Photo by Heather Middleton
By Linda Looney-Bond
The Augustin Clayton Chapter of the Daughters of the American Revolution (DAR) donated 20 blankets -- which members of the group made from patterned fabric -- to the Clayton County Police Department on Monday, to be given to traumatized children.
Members of the organization presented the fleece blankets to Clayton County Police Chief Jeff Turner, in conjunction with Project Linus.
Project Linus is a nationwide program that was created to "provide a sense of security, warmth and comfort to children who are seriously ill, traumatized, or otherwise in need, through the gifts of new, handmade blankets and afghans, lovingly created by volunteer 'blanketeers'," according to a statement issued by GlenNeta Griffin, community relations specialist for the Clayton County Police Department.
The project's mission is to provide a rewarding and fun service opportunity for interested individuals and groups in local communities, for the benefit of children, Griffin said.
The project was named for the "Peanuts" character, Linus, who carries a security blanket, according to Elizabeth Grimes, registrar and membership chairperson for the Daughters of the American Revolution's Augustin Clayton Chapter.
Formed in 1973, the Augustin Clayton Chapter was named for the late Georgia attorney, debater, Superior Court judge and legislator, Augustin S. Clayton, for whom Clayton County was named, according to Grimes.
Members of the Sons of the American Revolution, Marquis de Lafayette Chapter, which includes members from several metro-Atlanta counties including Fayette and Fulton, helped make the blankets, along with members of the Children of the American Revolution, Button Gwinnett Chapter, according to Grimes.
"We definitely appreciate the Sons and Daughters of the American Revolution for making this donation to us, and we definitely will put it to good use," said Turner.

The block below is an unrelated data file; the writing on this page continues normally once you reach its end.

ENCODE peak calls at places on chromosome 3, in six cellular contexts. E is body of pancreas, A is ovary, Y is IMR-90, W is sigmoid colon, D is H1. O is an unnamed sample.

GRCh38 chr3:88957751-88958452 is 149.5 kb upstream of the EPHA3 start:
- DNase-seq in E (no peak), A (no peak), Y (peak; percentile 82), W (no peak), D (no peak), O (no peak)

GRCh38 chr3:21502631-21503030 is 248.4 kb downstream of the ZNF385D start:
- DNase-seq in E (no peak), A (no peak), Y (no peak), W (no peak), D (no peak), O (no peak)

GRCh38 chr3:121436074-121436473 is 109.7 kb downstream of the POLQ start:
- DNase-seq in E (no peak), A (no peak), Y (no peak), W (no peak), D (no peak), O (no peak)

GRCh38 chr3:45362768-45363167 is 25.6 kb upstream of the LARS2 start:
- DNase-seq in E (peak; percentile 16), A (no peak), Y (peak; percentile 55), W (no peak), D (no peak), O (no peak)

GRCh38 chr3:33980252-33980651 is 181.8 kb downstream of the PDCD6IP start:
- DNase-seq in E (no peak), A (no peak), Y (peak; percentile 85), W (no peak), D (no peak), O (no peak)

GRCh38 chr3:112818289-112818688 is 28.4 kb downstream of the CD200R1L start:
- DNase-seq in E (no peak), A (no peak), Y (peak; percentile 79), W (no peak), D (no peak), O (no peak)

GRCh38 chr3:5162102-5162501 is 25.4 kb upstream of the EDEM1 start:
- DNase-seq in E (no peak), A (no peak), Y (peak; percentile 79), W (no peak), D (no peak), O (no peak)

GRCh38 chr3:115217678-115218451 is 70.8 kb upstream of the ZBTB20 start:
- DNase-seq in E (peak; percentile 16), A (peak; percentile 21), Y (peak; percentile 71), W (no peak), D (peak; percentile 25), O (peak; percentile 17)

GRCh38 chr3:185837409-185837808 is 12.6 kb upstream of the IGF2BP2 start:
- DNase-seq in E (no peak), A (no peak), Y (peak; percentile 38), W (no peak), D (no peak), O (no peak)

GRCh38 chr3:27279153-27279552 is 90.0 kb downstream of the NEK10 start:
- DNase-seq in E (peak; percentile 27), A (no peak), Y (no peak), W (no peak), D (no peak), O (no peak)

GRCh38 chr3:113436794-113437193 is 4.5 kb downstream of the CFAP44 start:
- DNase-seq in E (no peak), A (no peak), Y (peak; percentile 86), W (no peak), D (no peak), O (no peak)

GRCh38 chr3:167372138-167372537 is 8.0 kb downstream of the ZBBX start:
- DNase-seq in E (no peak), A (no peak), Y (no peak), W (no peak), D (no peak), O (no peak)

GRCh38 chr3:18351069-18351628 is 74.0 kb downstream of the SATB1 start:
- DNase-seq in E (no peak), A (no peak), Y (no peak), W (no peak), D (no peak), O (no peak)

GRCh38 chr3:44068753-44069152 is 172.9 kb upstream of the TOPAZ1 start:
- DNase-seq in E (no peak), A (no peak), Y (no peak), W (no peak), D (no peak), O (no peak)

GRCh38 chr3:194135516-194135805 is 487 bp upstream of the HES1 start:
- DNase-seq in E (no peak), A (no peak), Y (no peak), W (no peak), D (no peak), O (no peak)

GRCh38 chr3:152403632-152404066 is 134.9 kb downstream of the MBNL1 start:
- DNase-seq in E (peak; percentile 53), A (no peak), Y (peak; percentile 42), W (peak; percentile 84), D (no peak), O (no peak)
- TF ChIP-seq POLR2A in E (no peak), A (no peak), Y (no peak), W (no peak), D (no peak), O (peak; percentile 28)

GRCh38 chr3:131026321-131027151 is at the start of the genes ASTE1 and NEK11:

"We're delighted and pleased that you chose us to give them to," Turner told Grimes during the presentation Monday. "As you know, we work cases every day involving children, and to have something like that, it makes a difference to give them a little security and a little warmth.
"In a lot of situations, you just have seconds to grab something and flee out the house, or from a bad situation," he added. "We're first responders, first ones on the scene, and a lot of times we show up and have to look for something to wrap kids in, or even adults."
Turner said the blankets will be distributed to the police department's Crimes Against Children Unit and to uniform patrol units as well.
Grimes said the blankets are durable, and washable.
She said this is the first time the Augustin Clayton Chapter has participated in "Project Linus" in the 10 years since she has been a member. She said the group will continue to participate in the effort.
"The police department goes into the homes and removes them [children] from violent situations," Grimes said. "Even in the case of fire, sometimes, there are children that have to get out and have nothing but the clothes on their backs, and sometimes just their pajamas, not even a coat," she said.
"They're [blankets] so portable, and ... especially the younger kids, when they're taken out quickly, they do cry, and it's something to give them that they don't have to give back. They can take it with them wherever they go," said Clayton County Police Capt. Becky Bridgeman, of the Crimes Against Children Unit. "And sometimes they do have to get moved from one place to another, until they can get more stable," she said.
The Daughters of the American Revolution is a national, nonprofit organization based in Washington, D.C., that was founded in 1890, according to the organization's web site.